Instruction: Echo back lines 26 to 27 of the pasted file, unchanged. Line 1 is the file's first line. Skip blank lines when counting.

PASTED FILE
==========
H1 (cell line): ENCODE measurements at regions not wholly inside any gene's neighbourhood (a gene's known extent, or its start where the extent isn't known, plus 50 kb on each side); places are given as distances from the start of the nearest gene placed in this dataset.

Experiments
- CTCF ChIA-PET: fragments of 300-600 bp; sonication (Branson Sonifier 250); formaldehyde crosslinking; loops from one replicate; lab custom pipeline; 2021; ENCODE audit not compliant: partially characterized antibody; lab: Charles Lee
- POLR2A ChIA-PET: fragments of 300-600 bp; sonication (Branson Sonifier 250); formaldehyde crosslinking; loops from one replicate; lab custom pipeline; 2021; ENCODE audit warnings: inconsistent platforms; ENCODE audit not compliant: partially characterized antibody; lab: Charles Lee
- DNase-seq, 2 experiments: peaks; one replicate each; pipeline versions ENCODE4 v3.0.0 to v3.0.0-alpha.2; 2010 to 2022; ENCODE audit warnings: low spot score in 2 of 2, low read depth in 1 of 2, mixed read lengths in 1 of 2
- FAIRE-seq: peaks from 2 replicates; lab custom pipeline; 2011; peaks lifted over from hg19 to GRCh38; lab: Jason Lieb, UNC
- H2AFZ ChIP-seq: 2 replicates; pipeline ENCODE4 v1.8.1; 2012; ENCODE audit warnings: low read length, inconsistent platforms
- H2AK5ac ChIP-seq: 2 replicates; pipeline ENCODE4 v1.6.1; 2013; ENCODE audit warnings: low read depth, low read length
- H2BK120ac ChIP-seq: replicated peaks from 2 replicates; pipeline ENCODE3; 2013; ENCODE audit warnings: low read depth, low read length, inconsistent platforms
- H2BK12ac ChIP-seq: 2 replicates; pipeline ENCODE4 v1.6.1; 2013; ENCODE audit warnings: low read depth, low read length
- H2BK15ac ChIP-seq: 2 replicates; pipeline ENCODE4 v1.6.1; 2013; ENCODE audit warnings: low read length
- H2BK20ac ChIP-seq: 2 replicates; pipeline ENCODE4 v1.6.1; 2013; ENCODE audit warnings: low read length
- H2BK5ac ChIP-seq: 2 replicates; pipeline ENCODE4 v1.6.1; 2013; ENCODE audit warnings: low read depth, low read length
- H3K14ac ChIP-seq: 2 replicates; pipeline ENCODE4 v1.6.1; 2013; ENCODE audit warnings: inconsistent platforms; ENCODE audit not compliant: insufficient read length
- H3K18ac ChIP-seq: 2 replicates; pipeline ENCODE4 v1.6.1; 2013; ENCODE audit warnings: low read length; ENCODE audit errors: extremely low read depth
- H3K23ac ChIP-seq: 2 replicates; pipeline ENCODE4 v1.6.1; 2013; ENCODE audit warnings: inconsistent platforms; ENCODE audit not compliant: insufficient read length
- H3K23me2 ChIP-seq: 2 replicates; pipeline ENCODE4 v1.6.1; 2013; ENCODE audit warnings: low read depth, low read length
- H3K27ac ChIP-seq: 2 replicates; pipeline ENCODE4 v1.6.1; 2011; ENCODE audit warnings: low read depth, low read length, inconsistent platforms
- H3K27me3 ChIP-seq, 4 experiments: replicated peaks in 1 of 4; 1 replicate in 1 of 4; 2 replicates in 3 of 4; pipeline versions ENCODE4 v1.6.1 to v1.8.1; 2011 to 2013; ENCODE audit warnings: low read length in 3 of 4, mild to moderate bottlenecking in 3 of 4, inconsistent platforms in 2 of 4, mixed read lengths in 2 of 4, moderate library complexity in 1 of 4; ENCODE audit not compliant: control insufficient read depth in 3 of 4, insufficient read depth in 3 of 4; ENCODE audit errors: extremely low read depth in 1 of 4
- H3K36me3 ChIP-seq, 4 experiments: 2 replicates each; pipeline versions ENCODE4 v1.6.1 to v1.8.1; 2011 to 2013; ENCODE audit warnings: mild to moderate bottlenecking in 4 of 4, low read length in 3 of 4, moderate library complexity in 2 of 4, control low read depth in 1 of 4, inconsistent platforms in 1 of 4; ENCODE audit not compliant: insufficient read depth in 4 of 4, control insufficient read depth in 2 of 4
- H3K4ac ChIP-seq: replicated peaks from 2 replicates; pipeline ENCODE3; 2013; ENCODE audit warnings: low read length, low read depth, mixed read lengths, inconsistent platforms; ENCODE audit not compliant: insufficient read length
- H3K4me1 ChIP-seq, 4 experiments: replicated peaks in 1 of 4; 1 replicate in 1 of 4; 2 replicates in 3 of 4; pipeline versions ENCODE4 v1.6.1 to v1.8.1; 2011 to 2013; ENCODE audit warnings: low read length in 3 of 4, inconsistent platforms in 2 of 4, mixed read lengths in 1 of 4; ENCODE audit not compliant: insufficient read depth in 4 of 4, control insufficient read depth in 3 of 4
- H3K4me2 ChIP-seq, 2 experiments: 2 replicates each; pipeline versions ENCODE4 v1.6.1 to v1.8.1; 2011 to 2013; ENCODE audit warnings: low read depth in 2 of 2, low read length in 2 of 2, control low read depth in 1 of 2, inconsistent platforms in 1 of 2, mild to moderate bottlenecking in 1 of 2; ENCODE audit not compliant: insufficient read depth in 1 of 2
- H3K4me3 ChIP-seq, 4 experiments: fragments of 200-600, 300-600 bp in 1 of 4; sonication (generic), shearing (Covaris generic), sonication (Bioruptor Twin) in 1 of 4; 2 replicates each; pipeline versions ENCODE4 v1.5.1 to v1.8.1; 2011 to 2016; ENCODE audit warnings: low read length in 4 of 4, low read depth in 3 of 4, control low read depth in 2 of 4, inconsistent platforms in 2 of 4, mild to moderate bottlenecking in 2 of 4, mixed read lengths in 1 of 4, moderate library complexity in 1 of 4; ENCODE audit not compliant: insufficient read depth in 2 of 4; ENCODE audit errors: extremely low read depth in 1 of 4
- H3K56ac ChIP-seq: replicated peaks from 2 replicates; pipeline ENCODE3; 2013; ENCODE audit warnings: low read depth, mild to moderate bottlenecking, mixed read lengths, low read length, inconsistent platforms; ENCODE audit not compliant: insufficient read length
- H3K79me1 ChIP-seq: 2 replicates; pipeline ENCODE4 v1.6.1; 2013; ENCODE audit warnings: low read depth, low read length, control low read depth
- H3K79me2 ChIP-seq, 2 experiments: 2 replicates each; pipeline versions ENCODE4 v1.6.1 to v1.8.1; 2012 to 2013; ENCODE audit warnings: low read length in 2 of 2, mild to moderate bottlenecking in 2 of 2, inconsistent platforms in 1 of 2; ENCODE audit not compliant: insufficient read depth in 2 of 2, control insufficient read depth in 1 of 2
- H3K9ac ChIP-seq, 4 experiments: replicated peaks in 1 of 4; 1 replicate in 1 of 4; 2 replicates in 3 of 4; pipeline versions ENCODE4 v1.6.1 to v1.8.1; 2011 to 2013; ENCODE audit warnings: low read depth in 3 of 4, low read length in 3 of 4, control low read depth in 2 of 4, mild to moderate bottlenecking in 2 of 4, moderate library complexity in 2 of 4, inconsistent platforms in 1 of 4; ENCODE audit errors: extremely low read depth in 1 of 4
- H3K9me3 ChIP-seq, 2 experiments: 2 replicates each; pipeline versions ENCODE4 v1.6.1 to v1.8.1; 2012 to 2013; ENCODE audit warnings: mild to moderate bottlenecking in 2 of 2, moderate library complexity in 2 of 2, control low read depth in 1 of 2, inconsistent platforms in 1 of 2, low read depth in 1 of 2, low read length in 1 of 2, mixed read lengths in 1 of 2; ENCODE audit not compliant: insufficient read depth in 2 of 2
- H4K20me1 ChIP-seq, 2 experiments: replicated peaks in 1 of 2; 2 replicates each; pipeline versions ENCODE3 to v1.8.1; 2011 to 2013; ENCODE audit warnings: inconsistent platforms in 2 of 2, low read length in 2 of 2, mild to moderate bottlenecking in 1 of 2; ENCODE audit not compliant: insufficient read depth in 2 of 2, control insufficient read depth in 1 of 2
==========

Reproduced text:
- H3K79me1 ChIP-seq: 2 replicates; pipeline ENCODE4 v1.6.1; 2013; ENCODE audit warnings: low read depth, low read length, control low read depth
- H3K79me2 ChIP-seq, 2 experiments: 2 replicates each; pipeline versions ENCODE4 v1.6.1 to v1.8.1; 2012 to 2013; ENCODE audit warnings: low read length in 2 of 2, mild to moderate bottlenecking in 2 of 2, inconsistent platforms in 1 of 2; ENCODE audit not compliant: insufficient read depth in 2 of 2, control insufficient read depth in 1 of 2